First we define a simple class
class A
A(int x){m_a = x;}
int m_a;

Now for a couple of functions..

void by_ref_func(A & a)
a.m_a *= 2; //easy to read;

void by_ptr_func(A *pa)
pa->m_a *= 2; // not so intuitive

In main..
int main()
A a(5);
by_ref_func(a); //simple function

A *pa = &a //not so simple
return 0;
Three reasons to use pointers instead of references:
1. You need to access someone else's functions that require pointers in the parameter list -- most Win322 API functions are like that.

2. You are writing a library of functions that can be called from other languages, such as C, C++, Visual Basic, etc. You will have to make the parameters available to all these languages so the pointer is the only suitable parameter type.

3. You need to interate through a string for some reason -- pointers are more useful here than references. I frankly don't know how this could be done with a reference. For example:
int foo(char buffer[])
char *ptr = buffer;
while(*ptr != 0)
// do something with the character at the current pointer location
// point to the next character

The reference is a pointer on low level, so the code runs in the same way
as the code with pointers. It will have the same speed and size.

Basically, you need pointers to scan the arrays, as mentioned above. Also,
when you have a collection of polymorphic objects - they can only be the
created with new operator and therefore you keep array (or list) of pointers
to the base class.

Calling Managed code from Native Code

Subject: Calling Managed code from Native Code

In order to support C++ customer to use ManagedLibraryCE Libray, we have to find a way to call managed code from native code.

There are two possible ways to achieve this.

  1. Mixed Code: CLR options; managed C++ and unmanaged C++.

Use managed C++ to call managed code (ManagedLibraryCE Libray). Basically to create a unmanaged C++ DLL wraper around managed DLL.

  1. COM interface method call.

ManagedLibraryCE Libray COM visible and serves as host, then unmanaged C++ DLL wrapper serves as client.

Mixed Code:

  1. Settings:

Project -> … Properties:

Common Properties->Reference: add ManagedLibraryCE.dll

Configuration Properties->General: Project defaults->Common Language Run Time Support: Common Language Run Time Support (/clr)

  1. Code

#using "ManagedLibraryCE.dll"

using namespace ManagedLibraryCE;

ManagedLibraryObj a;


Problem: there is no “/clr” support for Compact Framework (CF). Managed C++ is not the recommended language for smart device development and Microsoft did not and will not support it. C# and VB.NET are the strongly recommenced languages for CF related development.



COM interface method call:

  1. Make managed DLL COM visible


Project->…Properties: Build: check “Register for COM interop”.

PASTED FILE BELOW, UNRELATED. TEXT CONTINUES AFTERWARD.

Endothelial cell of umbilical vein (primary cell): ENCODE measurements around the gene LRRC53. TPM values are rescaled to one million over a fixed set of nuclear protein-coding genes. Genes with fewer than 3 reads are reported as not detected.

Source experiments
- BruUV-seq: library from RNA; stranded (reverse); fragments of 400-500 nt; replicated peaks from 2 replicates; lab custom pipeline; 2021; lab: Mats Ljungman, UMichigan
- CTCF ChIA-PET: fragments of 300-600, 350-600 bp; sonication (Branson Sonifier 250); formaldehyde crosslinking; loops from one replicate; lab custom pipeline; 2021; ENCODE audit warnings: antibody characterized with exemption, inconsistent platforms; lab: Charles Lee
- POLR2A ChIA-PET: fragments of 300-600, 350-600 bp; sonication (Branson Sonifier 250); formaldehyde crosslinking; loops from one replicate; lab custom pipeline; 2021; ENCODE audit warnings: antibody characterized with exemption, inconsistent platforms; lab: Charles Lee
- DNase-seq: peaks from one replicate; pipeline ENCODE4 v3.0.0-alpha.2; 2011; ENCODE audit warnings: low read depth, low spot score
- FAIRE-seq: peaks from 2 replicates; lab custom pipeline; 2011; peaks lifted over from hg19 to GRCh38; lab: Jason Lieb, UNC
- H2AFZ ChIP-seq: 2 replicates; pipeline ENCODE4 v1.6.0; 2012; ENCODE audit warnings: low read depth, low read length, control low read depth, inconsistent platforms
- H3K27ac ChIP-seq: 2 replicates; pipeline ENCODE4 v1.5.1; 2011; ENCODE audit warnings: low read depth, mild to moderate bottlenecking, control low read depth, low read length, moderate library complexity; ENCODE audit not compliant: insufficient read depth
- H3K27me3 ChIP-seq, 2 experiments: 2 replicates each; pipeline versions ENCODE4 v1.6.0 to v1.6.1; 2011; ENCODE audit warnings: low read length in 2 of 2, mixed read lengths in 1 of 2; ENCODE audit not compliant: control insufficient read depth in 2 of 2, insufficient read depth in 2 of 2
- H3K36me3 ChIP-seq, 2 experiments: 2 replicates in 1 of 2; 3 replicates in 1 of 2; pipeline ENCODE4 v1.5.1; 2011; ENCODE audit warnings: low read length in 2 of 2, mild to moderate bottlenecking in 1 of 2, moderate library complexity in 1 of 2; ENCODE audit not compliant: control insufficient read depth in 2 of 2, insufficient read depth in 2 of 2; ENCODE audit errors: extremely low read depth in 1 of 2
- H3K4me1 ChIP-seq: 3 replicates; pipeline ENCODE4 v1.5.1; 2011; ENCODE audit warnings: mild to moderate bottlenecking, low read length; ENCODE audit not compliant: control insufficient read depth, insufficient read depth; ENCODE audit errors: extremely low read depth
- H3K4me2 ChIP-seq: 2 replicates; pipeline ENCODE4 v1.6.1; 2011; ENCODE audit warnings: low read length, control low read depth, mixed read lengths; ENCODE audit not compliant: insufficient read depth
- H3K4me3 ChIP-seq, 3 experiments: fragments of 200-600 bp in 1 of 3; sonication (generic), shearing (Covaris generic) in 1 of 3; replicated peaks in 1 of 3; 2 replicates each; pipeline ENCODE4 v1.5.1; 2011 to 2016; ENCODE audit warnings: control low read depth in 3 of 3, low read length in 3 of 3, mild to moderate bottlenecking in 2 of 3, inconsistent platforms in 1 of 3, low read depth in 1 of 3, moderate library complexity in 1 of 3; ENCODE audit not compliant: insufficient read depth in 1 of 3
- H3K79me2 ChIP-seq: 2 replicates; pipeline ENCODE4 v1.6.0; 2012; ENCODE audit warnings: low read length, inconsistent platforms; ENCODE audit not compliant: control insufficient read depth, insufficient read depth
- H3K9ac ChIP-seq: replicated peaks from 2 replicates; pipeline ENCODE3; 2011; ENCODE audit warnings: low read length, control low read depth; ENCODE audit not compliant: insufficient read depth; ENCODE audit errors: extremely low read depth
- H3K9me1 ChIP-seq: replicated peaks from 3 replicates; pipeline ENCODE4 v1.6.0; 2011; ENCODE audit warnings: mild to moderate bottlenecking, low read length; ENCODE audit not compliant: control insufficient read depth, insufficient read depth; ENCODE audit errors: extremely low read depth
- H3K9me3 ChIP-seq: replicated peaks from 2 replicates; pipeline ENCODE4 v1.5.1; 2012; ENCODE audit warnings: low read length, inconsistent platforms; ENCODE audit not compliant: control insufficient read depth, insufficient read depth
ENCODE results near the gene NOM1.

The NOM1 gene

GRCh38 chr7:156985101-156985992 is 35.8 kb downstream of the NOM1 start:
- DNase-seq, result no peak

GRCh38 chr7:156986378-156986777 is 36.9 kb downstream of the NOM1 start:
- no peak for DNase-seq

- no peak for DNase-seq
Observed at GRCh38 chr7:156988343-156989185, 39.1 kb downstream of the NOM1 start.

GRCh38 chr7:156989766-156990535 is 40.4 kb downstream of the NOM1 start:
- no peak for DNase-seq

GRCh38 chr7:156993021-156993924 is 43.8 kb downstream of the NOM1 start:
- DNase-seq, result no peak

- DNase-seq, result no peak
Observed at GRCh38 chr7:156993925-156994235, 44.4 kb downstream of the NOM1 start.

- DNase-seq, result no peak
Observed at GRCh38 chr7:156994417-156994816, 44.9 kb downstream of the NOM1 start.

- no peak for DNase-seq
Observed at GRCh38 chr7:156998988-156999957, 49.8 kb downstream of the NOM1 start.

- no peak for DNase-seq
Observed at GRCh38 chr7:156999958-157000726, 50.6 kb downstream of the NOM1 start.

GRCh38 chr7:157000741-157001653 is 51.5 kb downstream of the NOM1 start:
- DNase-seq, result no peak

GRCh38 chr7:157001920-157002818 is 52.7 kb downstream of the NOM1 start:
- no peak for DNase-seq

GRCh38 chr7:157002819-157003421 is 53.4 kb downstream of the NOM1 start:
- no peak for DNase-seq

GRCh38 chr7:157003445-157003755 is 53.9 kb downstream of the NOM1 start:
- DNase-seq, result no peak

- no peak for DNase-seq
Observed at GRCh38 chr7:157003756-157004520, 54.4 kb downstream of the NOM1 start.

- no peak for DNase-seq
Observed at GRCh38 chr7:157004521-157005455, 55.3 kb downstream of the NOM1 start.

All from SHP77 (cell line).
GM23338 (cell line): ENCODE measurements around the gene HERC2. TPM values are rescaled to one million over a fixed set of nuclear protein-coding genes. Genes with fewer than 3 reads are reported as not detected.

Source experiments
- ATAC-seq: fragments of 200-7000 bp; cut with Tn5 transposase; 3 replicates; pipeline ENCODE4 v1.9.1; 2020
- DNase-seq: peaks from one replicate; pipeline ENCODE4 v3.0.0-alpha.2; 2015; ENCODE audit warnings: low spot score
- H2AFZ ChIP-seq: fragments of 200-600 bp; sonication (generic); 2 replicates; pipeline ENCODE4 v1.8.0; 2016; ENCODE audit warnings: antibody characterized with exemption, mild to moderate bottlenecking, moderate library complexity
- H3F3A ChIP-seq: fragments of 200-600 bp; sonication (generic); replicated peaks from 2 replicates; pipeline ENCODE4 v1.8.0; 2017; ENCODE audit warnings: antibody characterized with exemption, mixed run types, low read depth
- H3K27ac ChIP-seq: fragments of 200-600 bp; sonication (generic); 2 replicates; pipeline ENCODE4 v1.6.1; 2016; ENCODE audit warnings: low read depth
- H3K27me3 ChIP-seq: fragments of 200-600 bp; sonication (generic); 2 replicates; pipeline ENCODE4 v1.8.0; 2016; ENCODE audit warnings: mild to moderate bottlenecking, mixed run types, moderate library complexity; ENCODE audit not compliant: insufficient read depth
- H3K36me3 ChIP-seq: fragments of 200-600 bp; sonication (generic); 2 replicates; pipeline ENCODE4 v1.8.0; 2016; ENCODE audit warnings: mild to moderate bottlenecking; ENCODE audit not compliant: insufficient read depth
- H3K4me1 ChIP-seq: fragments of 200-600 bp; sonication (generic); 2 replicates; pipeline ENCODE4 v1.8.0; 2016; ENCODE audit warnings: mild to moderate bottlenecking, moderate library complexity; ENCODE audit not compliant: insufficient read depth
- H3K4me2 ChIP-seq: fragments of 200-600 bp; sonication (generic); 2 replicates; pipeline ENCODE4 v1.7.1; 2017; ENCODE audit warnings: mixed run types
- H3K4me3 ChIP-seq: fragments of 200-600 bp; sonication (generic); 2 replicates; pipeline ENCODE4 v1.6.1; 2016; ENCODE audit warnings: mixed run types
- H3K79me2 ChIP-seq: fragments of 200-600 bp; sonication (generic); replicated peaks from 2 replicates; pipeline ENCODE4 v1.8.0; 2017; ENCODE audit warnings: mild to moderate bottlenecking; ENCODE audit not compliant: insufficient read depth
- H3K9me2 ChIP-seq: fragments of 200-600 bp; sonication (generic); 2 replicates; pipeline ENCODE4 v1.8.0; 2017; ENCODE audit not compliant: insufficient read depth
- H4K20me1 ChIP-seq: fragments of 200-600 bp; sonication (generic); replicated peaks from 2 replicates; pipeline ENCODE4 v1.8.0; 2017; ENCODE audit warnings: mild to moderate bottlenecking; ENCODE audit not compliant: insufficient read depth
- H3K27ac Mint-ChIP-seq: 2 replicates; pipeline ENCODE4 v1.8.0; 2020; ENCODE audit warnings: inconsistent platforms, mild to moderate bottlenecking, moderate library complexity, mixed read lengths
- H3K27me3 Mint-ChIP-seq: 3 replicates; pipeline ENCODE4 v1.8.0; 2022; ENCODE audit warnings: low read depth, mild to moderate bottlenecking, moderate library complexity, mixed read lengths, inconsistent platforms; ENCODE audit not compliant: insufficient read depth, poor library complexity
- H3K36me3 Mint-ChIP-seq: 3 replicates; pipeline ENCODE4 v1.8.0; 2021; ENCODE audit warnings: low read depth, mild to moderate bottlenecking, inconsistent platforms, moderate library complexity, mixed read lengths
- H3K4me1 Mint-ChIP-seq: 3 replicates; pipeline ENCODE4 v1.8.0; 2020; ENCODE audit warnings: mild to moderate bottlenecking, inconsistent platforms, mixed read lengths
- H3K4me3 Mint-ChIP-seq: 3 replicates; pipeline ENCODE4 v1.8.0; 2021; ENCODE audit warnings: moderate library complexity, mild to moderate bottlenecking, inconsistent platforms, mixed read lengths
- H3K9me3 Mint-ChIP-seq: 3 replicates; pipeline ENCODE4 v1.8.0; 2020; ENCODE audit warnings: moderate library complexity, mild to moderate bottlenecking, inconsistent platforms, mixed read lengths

namespace ManagedDLL


public interface ICalculator


int Add(int n1, int n2);


public class ManagedClass:ICalculator


public int Add(int n1, int n2)

{return n1 + n2;}



Strong name and ComVisible:

To create a strong name for your class library, type the following command at the Visual Studio .NET command prompt: sn.exe -k MyKeyFile.SNK

Copy the MyKeyFile.SNK file to your project folder.

Double-click the AssemblyInfo.cs file to open the file in Solution Explorer.

Replace the following lines of code in the AssemblyInfo.cs file

               [assembly: ComVisible(false)]
               [assembly: AssemblyDelaySign(false)]
               [assembly: AssemblyKeyFile("")]

with the following.

               [assembly: ComVisible(true)] 
               [assembly: AssemblyDelaySign(false)] 
               [assembly: AssemblyKeyFile("..\\..\\MyKeyFile.SNK")]
  1. Calling the Managed DLL from Native C++ Code


#import "C:\My Projects\Prac\CallingManagedFromUnmanaged\COM\PC\ManagedDLL\ManagedDLL\bin\Debug\ManagedDLL.tlb" raw_interfaces_only

using namespace ManagedDLL;

//initialize COM

HRESULT hr = CoInitialize(NULL);

//create the interface pointer

ICalculatorPtr pICalc(__uuidof(ManagedClass));

long lResult = 0;

//call the Add method

pICalc->Add(5, 10, &lResult);

CString aa;

aa.Format(L"%d", lResult);

MessageBox(aa, L"", MB_OK);

//UnInitized COM



  1. Problem:

For Compact Framework (CF), there is no registration or activation support to make this work.

“There is limited Com Callable Wrappers (CCW) support in CF 2.0. However, there is no registration or activation support in CF 2.0.

What this means is that a managed application can pass managed interfaces to native code, and the native code can treat these interfaces as COM Interface Pointers to make calls back into the managed code. Additionally, CF 2.0 supports passing managed delegates to native code as function pointers which native code can used to call back into managed code. However, there is no support for a purely native app to call into managed code. All pointers need to be passed from managed code to native code before any calls can be made back into managed code.”

---Mike Hall, Microsoft CF team ( )